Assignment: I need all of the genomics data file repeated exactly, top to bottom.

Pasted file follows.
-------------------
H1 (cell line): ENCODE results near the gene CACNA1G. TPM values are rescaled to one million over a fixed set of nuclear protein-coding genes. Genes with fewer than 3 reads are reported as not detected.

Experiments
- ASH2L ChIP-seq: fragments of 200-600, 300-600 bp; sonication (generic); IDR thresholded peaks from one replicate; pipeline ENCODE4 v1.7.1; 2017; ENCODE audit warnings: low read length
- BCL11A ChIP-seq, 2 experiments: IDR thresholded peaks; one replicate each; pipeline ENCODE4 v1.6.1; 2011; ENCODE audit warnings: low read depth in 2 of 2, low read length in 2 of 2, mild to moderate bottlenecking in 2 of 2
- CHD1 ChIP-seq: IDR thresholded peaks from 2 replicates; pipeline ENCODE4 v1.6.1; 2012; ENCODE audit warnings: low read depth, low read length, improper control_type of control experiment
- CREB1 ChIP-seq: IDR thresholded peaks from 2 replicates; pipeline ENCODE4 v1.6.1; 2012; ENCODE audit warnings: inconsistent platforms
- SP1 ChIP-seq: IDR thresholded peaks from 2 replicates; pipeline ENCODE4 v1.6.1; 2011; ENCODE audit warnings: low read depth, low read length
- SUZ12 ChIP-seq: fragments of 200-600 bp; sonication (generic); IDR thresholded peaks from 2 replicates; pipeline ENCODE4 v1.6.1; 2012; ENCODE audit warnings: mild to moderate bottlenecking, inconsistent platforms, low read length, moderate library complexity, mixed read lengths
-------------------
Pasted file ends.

H1 (cell line): ENCODE results near the gene CACNA1G. TPM values are rescaled to one million over a fixed set of nuclear protein-coding genes. Genes with fewer than 3 reads are reported as not detected.

Experiments
- ASH2L ChIP-seq: fragments of 200-600, 300-600 bp; sonication (generic); IDR thresholded peaks from one replicate; pipeline ENCODE4 v1.7.1; 2017; ENCODE audit warnings: low read length
- BCL11A ChIP-seq, 2 experiments: IDR thresholded peaks; one replicate each; pipeline ENCODE4 v1.6.1; 2011; ENCODE audit warnings: low read depth in 2 of 2, low read length in 2 of 2, mild to moderate bottlenecking in 2 of 2
- CHD1 ChIP-seq: IDR thresholded peaks from 2 replicates; pipeline ENCODE4 v1.6.1; 2012; ENCODE audit warnings: low read depth, low read length, improper control_type of control experiment
- CREB1 ChIP-seq: IDR thresholded peaks from 2 replicates; pipeline ENCODE4 v1.6.1; 2012; ENCODE audit warnings: inconsistent platforms
- SP1 ChIP-seq: IDR thresholded peaks from 2 replicates; pipeline ENCODE4 v1.6.1; 2011; ENCODE audit warnings: low read depth, low read length
- SUZ12 ChIP-seq: fragments of 200-600 bp; sonication (generic); IDR thresholded peaks from 2 replicates; pipeline ENCODE4 v1.6.1; 2012; ENCODE audit warnings: mild to moderate bottlenecking, inconsistent platforms, low read length, moderate library complexity, mixed read lengths